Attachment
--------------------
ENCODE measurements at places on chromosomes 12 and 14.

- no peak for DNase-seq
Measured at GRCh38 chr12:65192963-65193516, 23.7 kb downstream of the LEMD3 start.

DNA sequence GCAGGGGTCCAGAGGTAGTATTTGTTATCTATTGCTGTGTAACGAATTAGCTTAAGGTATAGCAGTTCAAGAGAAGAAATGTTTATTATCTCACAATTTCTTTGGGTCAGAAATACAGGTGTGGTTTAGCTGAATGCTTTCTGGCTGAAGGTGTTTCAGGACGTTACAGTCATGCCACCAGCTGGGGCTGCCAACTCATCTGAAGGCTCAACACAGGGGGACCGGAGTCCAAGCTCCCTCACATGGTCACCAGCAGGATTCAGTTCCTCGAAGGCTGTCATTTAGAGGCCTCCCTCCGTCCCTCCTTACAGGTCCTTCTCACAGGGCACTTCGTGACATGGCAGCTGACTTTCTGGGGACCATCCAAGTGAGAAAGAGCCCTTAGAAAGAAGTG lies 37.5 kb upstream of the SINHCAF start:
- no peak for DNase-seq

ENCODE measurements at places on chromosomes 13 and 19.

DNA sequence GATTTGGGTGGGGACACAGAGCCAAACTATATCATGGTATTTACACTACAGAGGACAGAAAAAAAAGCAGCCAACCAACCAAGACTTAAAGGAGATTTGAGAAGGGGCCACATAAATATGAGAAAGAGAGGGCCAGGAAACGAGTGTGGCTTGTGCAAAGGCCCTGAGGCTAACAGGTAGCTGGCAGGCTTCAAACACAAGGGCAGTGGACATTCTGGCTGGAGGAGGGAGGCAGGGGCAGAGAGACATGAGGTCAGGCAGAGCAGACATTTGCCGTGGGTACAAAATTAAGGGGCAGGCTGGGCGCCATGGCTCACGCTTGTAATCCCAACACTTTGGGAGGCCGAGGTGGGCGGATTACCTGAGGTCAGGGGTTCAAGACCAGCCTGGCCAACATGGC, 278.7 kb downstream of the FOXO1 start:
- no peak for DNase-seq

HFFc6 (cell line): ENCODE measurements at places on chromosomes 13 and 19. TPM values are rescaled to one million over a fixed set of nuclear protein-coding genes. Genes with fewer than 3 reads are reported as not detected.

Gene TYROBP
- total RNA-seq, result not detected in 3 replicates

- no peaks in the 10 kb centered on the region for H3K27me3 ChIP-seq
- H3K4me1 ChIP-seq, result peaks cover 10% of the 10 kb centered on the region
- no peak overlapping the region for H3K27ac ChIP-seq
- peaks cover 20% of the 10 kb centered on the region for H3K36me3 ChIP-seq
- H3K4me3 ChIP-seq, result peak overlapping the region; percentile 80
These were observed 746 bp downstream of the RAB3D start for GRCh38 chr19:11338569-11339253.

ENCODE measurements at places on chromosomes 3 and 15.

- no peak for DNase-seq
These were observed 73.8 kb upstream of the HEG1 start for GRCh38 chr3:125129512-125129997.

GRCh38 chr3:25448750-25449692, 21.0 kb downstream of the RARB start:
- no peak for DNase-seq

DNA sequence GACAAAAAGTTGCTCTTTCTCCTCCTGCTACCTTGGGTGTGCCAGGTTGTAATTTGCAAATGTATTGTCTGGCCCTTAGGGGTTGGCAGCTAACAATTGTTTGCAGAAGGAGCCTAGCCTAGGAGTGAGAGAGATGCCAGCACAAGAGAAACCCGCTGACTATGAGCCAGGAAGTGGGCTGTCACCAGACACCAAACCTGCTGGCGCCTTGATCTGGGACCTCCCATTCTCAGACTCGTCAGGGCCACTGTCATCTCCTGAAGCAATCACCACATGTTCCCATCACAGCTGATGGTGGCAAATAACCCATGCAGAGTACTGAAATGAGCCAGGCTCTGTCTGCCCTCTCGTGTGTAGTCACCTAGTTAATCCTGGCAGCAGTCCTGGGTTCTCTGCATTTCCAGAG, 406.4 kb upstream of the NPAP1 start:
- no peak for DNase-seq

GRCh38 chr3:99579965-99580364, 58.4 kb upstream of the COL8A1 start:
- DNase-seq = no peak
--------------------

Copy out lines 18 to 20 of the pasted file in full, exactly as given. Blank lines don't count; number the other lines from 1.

ENCODE measurements at places on chromosomes 3 and 15.

- no peak for DNase-seq
These were observed 73.8 kb upstream of the HEG1 start for GRCh38 chr3:125129512-125129997.